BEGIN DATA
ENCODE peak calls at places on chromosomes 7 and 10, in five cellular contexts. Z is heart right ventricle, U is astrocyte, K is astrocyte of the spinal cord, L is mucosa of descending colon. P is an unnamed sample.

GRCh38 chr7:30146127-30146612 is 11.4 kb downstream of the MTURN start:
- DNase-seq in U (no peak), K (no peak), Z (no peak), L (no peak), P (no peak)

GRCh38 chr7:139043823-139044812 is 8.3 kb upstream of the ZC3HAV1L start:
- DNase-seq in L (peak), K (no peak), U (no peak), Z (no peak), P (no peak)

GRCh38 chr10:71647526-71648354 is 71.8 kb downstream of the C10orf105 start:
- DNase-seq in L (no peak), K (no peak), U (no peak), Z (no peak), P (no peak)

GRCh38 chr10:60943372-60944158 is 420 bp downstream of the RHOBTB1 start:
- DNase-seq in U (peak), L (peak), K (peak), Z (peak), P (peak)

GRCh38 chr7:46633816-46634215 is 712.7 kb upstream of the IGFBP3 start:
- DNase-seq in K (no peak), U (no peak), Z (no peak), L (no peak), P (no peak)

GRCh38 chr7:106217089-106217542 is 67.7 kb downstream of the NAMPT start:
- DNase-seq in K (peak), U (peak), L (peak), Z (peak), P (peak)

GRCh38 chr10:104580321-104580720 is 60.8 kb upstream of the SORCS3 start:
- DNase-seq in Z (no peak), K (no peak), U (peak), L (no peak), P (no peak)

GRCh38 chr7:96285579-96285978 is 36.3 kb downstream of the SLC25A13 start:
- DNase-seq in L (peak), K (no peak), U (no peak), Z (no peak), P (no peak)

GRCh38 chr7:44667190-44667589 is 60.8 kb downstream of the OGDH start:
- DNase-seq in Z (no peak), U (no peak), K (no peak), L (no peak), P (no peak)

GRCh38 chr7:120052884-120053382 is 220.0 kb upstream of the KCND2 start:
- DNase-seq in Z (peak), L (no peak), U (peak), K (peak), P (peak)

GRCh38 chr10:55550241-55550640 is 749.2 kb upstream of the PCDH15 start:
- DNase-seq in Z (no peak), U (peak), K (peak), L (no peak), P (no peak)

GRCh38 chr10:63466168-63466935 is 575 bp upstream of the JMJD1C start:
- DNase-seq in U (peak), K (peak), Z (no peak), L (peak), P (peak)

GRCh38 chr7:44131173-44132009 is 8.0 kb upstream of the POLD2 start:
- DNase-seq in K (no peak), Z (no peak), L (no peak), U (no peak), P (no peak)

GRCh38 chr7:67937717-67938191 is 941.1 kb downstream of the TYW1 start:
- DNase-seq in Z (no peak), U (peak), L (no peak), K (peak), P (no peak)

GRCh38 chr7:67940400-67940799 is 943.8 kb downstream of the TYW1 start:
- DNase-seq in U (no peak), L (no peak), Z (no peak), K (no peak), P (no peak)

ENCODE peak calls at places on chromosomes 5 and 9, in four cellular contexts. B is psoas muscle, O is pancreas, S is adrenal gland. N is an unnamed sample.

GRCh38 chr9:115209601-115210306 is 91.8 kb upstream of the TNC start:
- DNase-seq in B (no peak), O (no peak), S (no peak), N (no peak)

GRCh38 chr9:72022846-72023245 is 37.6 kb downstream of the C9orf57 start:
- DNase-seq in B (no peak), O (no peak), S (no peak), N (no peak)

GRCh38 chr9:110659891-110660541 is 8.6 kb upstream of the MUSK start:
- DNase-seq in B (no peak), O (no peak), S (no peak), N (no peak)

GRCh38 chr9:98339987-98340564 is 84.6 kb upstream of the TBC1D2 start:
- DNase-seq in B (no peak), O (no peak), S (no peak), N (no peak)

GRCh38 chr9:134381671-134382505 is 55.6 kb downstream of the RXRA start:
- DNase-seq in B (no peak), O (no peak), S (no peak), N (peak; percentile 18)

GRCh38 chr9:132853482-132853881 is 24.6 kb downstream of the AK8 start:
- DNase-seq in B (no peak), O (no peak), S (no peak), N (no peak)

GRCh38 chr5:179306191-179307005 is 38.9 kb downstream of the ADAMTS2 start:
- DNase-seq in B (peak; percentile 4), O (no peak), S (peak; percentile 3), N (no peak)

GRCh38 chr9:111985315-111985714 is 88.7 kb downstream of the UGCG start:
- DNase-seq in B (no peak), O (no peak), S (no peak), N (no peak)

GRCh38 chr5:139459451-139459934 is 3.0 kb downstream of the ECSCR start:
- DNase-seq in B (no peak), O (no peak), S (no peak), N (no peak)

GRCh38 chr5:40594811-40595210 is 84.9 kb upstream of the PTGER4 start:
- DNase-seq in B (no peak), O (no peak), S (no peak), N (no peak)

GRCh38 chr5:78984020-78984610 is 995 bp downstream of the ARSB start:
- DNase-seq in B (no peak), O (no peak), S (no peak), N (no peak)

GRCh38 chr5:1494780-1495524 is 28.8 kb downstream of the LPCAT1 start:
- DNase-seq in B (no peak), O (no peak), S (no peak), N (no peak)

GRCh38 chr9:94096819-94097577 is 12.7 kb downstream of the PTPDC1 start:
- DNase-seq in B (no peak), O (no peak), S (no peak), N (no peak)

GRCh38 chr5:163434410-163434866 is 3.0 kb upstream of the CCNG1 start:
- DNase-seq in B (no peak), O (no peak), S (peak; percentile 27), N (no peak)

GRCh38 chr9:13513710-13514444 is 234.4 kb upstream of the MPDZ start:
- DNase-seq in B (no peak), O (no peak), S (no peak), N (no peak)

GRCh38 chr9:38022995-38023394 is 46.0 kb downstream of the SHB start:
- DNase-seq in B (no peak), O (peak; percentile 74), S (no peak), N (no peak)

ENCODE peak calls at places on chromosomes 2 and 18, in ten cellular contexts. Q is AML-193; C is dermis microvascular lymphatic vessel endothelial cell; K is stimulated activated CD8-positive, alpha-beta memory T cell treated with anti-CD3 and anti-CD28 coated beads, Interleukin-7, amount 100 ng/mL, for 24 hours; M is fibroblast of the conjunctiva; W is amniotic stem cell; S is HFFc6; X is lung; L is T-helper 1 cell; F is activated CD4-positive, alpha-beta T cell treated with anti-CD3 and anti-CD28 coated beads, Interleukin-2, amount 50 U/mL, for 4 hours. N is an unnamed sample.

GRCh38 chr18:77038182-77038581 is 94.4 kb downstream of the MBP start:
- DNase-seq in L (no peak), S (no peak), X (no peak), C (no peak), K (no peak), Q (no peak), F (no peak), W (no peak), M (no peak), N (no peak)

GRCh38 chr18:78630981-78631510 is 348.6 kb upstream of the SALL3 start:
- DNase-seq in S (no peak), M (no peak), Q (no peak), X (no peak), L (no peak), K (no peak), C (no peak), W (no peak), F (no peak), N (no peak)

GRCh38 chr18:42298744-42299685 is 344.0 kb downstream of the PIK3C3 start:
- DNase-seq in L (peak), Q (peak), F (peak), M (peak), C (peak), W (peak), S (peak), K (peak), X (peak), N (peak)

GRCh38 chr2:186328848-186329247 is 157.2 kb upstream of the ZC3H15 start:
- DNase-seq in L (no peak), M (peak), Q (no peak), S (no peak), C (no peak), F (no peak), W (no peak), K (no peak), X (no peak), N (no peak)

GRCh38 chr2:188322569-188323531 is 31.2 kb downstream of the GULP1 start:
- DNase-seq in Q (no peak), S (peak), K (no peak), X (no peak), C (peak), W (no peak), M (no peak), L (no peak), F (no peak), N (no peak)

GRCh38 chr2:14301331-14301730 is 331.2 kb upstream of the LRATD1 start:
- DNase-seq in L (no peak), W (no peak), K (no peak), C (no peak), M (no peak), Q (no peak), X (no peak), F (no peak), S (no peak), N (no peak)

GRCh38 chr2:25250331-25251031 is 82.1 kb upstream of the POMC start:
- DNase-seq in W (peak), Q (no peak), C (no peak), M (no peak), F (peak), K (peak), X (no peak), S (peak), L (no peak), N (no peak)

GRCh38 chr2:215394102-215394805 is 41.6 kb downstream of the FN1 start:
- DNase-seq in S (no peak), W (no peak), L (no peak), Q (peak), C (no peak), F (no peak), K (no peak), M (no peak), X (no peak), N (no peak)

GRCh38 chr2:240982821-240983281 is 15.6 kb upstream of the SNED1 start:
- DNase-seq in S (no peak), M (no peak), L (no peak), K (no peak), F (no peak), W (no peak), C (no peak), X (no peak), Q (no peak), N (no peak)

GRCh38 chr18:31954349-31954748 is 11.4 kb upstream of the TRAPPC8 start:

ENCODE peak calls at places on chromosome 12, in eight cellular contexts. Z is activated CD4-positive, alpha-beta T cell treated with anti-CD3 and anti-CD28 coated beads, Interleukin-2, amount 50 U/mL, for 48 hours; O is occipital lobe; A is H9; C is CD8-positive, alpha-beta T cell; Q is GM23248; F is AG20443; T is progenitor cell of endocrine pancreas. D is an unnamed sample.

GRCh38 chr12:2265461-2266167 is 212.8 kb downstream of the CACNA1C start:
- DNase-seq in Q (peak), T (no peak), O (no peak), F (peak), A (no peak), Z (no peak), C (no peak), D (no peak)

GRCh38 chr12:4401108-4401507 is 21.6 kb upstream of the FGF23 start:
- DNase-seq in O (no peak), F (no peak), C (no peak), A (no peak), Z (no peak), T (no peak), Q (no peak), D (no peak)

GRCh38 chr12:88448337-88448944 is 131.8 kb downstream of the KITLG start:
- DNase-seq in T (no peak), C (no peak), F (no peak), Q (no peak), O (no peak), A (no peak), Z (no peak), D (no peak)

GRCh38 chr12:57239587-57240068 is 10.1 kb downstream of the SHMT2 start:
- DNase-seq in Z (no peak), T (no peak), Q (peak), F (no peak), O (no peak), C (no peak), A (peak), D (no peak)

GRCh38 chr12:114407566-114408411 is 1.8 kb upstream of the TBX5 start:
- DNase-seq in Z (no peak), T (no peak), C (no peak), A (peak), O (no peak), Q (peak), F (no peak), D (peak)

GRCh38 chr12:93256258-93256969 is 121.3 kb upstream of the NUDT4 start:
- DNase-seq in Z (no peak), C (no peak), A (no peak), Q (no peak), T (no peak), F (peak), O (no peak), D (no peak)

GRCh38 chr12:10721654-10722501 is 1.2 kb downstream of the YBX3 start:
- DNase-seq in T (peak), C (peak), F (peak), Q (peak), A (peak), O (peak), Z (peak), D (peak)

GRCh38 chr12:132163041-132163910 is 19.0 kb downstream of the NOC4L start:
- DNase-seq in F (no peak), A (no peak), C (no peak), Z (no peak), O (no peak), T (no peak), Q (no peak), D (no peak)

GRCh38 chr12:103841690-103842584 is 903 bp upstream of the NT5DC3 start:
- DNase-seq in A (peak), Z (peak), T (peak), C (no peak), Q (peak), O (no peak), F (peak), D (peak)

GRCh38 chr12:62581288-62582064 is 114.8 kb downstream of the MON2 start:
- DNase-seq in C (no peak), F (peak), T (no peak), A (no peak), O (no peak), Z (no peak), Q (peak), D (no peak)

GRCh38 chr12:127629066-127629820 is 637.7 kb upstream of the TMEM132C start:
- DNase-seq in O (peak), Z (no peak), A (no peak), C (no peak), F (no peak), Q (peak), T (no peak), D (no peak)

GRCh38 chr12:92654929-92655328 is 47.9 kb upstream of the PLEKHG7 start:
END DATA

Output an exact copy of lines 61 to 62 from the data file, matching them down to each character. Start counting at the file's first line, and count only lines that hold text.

GRCh38 chr9:13513710-13514444 is 234.4 kb upstream of the MPDZ start:
- DNase-seq in B (no peak), O (no peak), S (no peak), N (no peak)